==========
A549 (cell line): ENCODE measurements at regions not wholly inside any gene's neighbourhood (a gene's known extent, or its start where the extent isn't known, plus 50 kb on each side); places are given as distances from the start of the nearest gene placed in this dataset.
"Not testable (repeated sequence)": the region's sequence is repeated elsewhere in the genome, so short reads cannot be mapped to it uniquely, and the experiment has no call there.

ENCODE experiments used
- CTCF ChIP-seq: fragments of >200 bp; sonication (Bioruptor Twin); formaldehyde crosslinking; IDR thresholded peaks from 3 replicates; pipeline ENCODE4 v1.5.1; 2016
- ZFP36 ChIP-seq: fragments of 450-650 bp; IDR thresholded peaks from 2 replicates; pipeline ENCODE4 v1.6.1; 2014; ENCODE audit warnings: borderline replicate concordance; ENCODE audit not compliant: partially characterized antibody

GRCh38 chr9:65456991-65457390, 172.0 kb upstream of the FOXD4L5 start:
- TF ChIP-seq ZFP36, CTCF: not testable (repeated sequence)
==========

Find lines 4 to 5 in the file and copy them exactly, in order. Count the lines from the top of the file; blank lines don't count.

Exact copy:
- CTCF ChIP-seq: fragments of >200 bp; sonication (Bioruptor Twin); formaldehyde crosslinking; IDR thresholded peaks from 3 replicates; pipeline ENCODE4 v1.5.1; 2016
- ZFP36 ChIP-seq: fragments of 450-650 bp; IDR thresholded peaks from 2 replicates; pipeline ENCODE4 v1.6.1; 2014; ENCODE audit warnings: borderline replicate concordance; ENCODE audit not compliant: partially characterized antibody